Copenhagen Laggin’

The UN conference on climate-change is now unfolding in Copenhagen. This is the next key step in a process that has been in motion since the early nineties, and which earlier produced the Kyoto Accord. It is the culmination of enormous global effort in the decade-plus since Kyoto was signed. We hope that a successor to the Kyoto Accord, to build upon its achievement and refine and refocus a coherent international response, will come from this.

Once, we were instrumental in this process and the world looked to us for leadership. Once, we had climate-change programs of our own well in place, and were well placed to meet our international commitments and demonstrate this leadership. Once, we were a respected voice helping to bring the world together, to work effectively on this critical global challenge.

Mr Harper changed that. For more than four of the not-quite five years in which Kyoto has been in effect, Mr Harper and his government have been in office. As soon as they took office they actively set about to sabotage these efforts both at home and abroad.

It took at least a year of this before they saw that there was adverse domestic political fallout, and they brought back wan and sickly versions of some of the programs they’d scuttled, never missing a chance to re-brand them as their own. But this was only window-dressing; they’ve never, even now, addressed this challenge in a sincere, substantive way. Internationally, they continue to be sand in the gearbox.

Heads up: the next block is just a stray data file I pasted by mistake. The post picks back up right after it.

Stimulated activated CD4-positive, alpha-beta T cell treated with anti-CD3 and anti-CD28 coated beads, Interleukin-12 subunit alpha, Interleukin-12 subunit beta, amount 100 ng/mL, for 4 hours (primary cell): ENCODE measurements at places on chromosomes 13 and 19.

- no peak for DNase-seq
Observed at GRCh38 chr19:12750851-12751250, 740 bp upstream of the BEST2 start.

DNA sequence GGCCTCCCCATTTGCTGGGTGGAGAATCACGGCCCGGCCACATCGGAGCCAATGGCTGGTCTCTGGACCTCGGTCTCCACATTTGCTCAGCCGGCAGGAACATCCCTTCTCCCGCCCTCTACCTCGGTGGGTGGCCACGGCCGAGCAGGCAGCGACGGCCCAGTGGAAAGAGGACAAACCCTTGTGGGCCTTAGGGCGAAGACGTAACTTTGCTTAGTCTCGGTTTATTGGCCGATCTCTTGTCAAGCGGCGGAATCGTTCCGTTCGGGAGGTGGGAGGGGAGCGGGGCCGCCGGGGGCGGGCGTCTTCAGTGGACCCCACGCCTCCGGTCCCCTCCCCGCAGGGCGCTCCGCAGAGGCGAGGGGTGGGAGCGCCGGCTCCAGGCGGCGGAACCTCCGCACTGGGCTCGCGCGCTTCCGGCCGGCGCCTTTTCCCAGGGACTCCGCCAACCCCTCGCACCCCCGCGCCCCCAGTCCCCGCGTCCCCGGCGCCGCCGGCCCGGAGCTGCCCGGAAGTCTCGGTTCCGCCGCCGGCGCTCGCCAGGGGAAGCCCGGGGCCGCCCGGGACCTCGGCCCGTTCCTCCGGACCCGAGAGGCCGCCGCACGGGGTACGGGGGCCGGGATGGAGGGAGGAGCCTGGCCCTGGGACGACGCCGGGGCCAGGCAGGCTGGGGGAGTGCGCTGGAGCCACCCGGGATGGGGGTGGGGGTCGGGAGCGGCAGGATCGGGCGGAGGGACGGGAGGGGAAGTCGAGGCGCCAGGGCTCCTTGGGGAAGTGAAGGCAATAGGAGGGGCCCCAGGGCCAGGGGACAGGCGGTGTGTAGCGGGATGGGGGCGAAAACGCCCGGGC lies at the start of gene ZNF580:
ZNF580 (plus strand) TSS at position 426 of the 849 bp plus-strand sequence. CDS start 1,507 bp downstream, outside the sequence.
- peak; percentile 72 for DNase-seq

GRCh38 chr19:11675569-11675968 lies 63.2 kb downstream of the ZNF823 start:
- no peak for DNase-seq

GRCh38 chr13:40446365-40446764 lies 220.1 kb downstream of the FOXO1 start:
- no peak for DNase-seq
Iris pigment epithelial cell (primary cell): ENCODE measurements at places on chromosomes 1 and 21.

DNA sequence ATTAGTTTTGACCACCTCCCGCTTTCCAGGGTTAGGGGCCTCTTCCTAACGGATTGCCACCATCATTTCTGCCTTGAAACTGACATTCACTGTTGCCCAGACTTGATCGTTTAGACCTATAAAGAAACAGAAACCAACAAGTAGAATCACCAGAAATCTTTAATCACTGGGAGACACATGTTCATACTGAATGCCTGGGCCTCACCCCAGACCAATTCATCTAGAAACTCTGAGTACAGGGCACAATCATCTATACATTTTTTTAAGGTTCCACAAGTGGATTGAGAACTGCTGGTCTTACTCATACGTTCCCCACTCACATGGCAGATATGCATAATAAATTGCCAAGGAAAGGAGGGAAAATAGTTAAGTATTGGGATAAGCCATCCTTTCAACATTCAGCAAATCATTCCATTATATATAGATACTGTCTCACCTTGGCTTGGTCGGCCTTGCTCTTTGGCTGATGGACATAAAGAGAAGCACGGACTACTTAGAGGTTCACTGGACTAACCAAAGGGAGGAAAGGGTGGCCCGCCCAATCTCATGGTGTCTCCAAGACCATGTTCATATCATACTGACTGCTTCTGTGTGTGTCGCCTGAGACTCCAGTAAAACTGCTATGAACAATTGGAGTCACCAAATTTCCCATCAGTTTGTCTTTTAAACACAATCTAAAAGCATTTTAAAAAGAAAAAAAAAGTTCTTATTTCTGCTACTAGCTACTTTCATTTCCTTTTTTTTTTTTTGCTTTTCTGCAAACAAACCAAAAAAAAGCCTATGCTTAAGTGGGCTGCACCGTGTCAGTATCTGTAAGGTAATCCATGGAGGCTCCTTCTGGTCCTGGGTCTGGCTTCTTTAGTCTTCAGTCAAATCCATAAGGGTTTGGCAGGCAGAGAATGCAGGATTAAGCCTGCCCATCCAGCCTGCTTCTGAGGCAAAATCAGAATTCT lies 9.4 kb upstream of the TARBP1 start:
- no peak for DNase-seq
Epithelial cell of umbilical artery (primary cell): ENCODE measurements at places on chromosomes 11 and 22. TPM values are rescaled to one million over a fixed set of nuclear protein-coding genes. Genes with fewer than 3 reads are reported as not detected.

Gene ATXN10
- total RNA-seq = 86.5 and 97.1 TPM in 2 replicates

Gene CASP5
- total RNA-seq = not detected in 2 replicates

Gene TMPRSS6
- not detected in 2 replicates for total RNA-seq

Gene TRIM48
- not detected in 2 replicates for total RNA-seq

Their current position is that we’re so deeply connected to the larger US economy that we can do nothing until they do.

Yes, we are indeed deeply linked, and we must of course remain firmly aware of this. But this does not mean that we cannot facilitate the dialogue, or start transitioning our society and our economy to take advantage of the great opportunities this challenge presents and to avert the harm that will ensue if we fail to act.

It certainly does not mean that we must sit idle until they do something, and then follow along like puppies. (As long as we merely lurk beneath the table in fawning contentment with whatever the US does, scraps are the best we can expect.)

This position is just another shrug, another attempt to placate Canadians about an issue that the government itself doesn’t actually take seriously.

Nature abhors a vacuum, and so, too, does the world. Canada needs leadership here, not the manipulative vacuous harping of this government. In this matter, as for many other issues of global import, we have moved from being respected players in our own right to being scorned and isolated, and dismissed as clumsy but cute and cuddly lapdogs at the beck and call of the US.

Copenhagen is upon us. We have here a critical opportunity to take meaningful and real action to address a problem that is a significant threat to us all, to stand-up for the world, and to stand-up for Canada. We have here an opportunity to again speak in our own voice, and to again establish ourselves as progressive, fair dealers, and a positive force in meeting the economic and environmental challenges ahead.

If we’re going to resume our role as responsible, respected world citizens, now is the time.

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